Daniel elucidates a few key areas of puritan meditation. He describes the puritan meditation practice of self-examination. He points out that this was a key form of puritan meditation. In self-examination, the believer sought to root out any sin. This puritan practice was a way of bringing every thought and word captive and examining it under the light of God’s word. Daniel continues to address meditation on Christ. He shows that there are some significant similarities in puritan meditation on Christ and catholic mediation on Christ. For instance, it is not true that puritan meditation only concerned the mind and catholic meditation concerned the heart. Catholic meditation may have engaged the imagination more, but this does not mean that the puritan form neglected the imagination. Daniel highlights some of the colorful meditations of the puritans concerning the Lord Jesus Christ. Nevertheless, Daniel numbers four key differences between the puritans and the Catholics when it comes to meditation upon the Savior. First, catholic meditation tends to dwell longer upon the crucifixion than that of puritan mediation. Second, catholic meditation spends significant time considering the infancy of Christ while puritan meditation does not. Third, catholic meditation is inclined to consider the tenderness of Christ where puritan meditation is inclined to look to the power of Christ. (Although puritan meditation is not ultimately neglectful of the tenderness of Christ—one thinks of Richard Sibbes’ the Bruised Reed). Fourth, and perhaps most significantly, puritan meditation calls for considering the causes and effects of Christ’s crucifixion after meditation where catholic meditation is often satisfied to contemplate Christ’s death in an imaginative way only. It is here that the Reformational roots of the puritans can be vividly seen. Puritan meditation seeks to apply the truths of the gospel to the soul.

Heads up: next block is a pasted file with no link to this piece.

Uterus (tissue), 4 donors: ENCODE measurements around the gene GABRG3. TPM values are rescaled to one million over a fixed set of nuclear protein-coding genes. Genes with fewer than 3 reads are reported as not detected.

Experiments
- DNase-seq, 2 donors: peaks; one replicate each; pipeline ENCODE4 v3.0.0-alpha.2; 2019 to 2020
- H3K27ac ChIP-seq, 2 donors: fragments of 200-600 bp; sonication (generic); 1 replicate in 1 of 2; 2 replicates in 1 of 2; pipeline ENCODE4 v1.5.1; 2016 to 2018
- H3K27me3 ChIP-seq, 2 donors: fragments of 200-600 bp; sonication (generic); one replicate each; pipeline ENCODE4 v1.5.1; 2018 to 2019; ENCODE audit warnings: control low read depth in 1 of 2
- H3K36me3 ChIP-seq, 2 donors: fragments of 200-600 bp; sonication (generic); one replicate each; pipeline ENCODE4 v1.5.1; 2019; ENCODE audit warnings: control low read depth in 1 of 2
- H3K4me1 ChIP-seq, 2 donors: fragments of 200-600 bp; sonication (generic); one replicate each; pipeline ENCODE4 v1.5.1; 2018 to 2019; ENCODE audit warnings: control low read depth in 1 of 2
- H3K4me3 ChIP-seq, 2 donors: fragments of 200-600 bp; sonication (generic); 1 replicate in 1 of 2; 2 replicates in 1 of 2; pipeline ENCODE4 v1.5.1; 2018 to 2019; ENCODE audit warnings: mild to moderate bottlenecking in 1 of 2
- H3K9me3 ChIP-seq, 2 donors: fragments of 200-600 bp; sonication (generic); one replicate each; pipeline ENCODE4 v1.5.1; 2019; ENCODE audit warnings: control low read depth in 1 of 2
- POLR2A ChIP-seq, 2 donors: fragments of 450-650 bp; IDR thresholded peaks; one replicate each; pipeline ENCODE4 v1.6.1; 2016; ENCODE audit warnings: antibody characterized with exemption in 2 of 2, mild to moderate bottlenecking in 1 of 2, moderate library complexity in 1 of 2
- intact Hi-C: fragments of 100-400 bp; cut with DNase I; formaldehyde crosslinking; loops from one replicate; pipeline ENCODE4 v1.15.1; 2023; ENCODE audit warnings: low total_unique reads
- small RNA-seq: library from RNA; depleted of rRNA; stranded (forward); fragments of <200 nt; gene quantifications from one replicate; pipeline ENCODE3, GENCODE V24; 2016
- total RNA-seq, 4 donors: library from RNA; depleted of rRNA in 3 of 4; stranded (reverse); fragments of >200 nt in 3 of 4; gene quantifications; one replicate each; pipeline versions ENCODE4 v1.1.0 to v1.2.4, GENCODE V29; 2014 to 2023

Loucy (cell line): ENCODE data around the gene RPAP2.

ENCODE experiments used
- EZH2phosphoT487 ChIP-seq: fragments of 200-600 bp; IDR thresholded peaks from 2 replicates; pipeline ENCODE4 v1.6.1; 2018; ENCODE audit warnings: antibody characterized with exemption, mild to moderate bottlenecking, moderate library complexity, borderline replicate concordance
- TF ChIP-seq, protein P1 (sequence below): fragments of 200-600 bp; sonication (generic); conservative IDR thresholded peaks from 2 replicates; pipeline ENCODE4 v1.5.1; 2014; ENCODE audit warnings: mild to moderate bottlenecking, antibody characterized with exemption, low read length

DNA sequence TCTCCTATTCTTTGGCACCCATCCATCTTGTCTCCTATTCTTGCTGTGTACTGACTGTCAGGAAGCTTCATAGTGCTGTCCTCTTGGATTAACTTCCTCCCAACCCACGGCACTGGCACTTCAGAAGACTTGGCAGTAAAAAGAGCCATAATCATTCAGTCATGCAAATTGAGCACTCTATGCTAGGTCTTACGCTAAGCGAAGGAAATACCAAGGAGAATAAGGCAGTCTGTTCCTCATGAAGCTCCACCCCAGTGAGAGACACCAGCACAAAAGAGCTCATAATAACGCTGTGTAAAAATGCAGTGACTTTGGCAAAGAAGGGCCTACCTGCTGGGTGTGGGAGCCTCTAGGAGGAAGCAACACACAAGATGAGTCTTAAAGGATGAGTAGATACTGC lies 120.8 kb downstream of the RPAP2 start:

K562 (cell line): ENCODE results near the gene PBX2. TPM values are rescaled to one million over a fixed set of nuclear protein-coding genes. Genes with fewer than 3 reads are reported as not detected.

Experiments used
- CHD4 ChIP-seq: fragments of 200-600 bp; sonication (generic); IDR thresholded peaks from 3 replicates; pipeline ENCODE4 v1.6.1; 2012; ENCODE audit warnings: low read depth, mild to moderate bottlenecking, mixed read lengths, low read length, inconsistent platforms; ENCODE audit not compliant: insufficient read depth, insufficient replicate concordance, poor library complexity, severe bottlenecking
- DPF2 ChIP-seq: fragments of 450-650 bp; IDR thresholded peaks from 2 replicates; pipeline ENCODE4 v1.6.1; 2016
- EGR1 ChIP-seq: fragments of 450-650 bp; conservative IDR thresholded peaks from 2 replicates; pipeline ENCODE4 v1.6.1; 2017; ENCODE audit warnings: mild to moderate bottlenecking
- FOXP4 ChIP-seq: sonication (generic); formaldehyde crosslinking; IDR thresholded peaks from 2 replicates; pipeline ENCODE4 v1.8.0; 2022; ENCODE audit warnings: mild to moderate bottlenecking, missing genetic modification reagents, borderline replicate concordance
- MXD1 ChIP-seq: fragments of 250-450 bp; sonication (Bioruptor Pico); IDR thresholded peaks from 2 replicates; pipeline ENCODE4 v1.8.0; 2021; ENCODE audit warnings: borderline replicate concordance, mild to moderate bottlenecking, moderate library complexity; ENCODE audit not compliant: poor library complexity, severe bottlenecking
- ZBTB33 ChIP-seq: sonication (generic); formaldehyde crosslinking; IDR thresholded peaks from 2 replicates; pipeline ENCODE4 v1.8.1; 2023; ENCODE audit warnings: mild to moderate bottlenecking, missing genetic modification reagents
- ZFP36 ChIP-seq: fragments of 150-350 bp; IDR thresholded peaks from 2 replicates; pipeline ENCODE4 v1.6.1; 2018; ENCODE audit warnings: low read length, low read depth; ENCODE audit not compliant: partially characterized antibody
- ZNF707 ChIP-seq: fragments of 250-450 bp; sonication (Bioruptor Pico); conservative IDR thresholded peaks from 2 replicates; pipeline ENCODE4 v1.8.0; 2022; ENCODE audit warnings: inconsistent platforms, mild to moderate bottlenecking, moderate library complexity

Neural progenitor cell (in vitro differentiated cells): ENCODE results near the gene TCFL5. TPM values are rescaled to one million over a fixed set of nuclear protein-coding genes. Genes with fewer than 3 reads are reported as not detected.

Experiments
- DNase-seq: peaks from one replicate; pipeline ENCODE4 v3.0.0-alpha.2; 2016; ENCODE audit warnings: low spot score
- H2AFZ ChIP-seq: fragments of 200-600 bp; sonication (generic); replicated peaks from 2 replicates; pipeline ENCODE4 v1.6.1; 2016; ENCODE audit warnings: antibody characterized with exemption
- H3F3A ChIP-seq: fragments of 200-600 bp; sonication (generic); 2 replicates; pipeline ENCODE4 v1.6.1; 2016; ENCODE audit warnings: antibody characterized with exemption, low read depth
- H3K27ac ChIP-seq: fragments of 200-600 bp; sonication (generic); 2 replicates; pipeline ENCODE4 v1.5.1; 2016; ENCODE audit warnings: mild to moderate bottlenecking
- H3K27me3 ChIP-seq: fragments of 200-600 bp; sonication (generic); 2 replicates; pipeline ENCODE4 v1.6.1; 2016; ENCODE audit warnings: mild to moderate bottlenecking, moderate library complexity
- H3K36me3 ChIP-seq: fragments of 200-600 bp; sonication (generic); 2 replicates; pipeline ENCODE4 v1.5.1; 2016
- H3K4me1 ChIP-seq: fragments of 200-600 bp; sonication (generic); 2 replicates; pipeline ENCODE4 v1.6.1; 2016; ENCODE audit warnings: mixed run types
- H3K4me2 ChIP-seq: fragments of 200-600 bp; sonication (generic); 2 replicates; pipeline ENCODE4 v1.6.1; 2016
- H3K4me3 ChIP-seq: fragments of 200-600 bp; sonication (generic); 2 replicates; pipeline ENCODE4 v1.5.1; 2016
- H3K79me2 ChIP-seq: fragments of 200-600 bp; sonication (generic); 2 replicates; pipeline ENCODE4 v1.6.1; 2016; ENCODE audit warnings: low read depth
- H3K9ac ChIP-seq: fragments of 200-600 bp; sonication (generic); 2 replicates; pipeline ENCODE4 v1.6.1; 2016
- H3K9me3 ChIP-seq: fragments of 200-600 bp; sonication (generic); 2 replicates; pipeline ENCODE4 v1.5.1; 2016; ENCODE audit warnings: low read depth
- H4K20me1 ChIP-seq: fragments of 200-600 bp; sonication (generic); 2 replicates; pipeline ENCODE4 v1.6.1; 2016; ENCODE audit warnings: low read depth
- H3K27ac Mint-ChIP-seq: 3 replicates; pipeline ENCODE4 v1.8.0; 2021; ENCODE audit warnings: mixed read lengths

Added to the themes of self-examination and Christ, the puritans sought to meditate on God and the future. Their meditations the centered on God cannot be detached from their meditation on God’s word. It was in God’s word that God was to be found. They meditated on personal reading of the word and they meditated on sermons that preached the word. Similarly, they fixed their minds and hearts on eternity. Puritans were not afraid to meditate on their death and in fact considered the Christian’s responsibility to do so that he could meet death prepared. They added to meditation upon death the call to meditate upon the judgment, hell, and heaven.

Daniel concludes his work by pointing to a few similarities and differences between catholic meditation and puritan meditation. There is a similarity between these meditations in that they both detail certain methods and practices. Both forms of meditation are concerned with a particular way to go about the practice. Another similarity is that both Catholics and puritans sought to get rid of sin as they entered into mediation. Finally, both Catholics and puritans employed the imagination in meditation. Yet, puritan meditation is distinguished from catholic meditation in that it was a duty for all believers and it had a corporate aspect as well as an individual one. Daniel marks out the biggest difference between catholic meditation and puritan meditation as he closes his work and that is namely that catholic meditation was a salvific effort in which one ascended to God while the puritans thoroughly grounded in justification by faith meditated to commune with God. In conclusion, Daniel has provided a rich resource that traces puritan meditation through its history, clarifies certain themes, and helpfully contrasts it with catholic meditation so as to give a better understanding of the Puritan Ladder of Meditation.